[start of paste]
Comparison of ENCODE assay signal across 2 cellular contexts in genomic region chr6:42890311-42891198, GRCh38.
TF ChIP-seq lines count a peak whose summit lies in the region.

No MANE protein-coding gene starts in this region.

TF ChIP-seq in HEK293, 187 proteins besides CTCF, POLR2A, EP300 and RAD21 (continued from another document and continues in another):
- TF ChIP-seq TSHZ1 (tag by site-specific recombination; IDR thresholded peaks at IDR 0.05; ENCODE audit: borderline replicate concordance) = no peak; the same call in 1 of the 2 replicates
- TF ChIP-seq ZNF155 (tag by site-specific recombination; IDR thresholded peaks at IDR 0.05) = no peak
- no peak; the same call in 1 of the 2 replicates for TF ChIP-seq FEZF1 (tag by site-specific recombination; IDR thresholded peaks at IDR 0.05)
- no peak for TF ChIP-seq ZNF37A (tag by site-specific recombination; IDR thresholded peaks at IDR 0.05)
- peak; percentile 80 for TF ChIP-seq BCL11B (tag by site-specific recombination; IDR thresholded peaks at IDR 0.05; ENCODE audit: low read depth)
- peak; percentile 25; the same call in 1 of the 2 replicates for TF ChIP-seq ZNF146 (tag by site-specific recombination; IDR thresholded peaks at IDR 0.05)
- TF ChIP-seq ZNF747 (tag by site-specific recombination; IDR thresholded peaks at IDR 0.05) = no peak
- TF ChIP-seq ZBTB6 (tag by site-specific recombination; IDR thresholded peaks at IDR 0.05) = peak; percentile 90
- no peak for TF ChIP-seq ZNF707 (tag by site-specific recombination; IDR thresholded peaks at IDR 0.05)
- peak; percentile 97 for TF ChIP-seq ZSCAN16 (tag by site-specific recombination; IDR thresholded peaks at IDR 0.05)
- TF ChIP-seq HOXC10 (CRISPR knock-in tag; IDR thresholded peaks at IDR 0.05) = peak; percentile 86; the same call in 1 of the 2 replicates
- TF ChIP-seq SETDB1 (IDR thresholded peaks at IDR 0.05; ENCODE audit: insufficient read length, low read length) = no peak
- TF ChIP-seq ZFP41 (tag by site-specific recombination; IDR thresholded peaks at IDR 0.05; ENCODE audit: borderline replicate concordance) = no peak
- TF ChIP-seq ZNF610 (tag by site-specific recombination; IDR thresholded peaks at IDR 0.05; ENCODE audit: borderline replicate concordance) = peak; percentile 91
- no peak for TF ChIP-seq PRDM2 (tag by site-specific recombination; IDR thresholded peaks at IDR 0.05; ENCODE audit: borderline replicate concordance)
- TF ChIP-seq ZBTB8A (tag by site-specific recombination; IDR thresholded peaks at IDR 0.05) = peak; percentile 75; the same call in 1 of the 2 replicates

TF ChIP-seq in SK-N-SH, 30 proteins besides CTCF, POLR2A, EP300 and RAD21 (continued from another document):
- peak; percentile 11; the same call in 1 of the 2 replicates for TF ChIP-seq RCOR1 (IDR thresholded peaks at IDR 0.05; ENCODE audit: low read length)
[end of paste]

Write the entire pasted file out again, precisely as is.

Comparison of ENCODE assay signal across 2 cellular contexts in genomic region chr6:42890311-42891198, GRCh38.
TF ChIP-seq lines count a peak whose summit lies in the region.

No MANE protein-coding gene starts in this region.

TF ChIP-seq in HEK293, 187 proteins besides CTCF, POLR2A, EP300 and RAD21 (continued from another document and continues in another):
- TF ChIP-seq TSHZ1 (tag by site-specific recombination; IDR thresholded peaks at IDR 0.05; ENCODE audit: borderline replicate concordance) = no peak; the same call in 1 of the 2 replicates
- TF ChIP-seq ZNF155 (tag by site-specific recombination; IDR thresholded peaks at IDR 0.05) = no peak
- no peak; the same call in 1 of the 2 replicates for TF ChIP-seq FEZF1 (tag by site-specific recombination; IDR thresholded peaks at IDR 0.05)
- no peak for TF ChIP-seq ZNF37A (tag by site-specific recombination; IDR thresholded peaks at IDR 0.05)
- peak; percentile 80 for TF ChIP-seq BCL11B (tag by site-specific recombination; IDR thresholded peaks at IDR 0.05; ENCODE audit: low read depth)
- peak; percentile 25; the same call in 1 of the 2 replicates for TF ChIP-seq ZNF146 (tag by site-specific recombination; IDR thresholded peaks at IDR 0.05)
- TF ChIP-seq ZNF747 (tag by site-specific recombination; IDR thresholded peaks at IDR 0.05) = no peak
- TF ChIP-seq ZBTB6 (tag by site-specific recombination; IDR thresholded peaks at IDR 0.05) = peak; percentile 90
- no peak for TF ChIP-seq ZNF707 (tag by site-specific recombination; IDR thresholded peaks at IDR 0.05)
- peak; percentile 97 for TF ChIP-seq ZSCAN16 (tag by site-specific recombination; IDR thresholded peaks at IDR 0.05)
- TF ChIP-seq HOXC10 (CRISPR knock-in tag; IDR thresholded peaks at IDR 0.05) = peak; percentile 86; the same call in 1 of the 2 replicates
- TF ChIP-seq SETDB1 (IDR thresholded peaks at IDR 0.05; ENCODE audit: insufficient read length, low read length) = no peak
- TF ChIP-seq ZFP41 (tag by site-specific recombination; IDR thresholded peaks at IDR 0.05; ENCODE audit: borderline replicate concordance) = no peak
- TF ChIP-seq ZNF610 (tag by site-specific recombination; IDR thresholded peaks at IDR 0.05; ENCODE audit: borderline replicate concordance) = peak; percentile 91
- no peak for TF ChIP-seq PRDM2 (tag by site-specific recombination; IDR thresholded peaks at IDR 0.05; ENCODE audit: borderline replicate concordance)
- TF ChIP-seq ZBTB8A (tag by site-specific recombination; IDR thresholded peaks at IDR 0.05) = peak; percentile 75; the same call in 1 of the 2 replicates

TF ChIP-seq in SK-N-SH, 30 proteins besides CTCF, POLR2A, EP300 and RAD21 (continued from another document):
- peak; percentile 11; the same call in 1 of the 2 replicates for TF ChIP-seq RCOR1 (IDR thresholded peaks at IDR 0.05; ENCODE audit: low read length)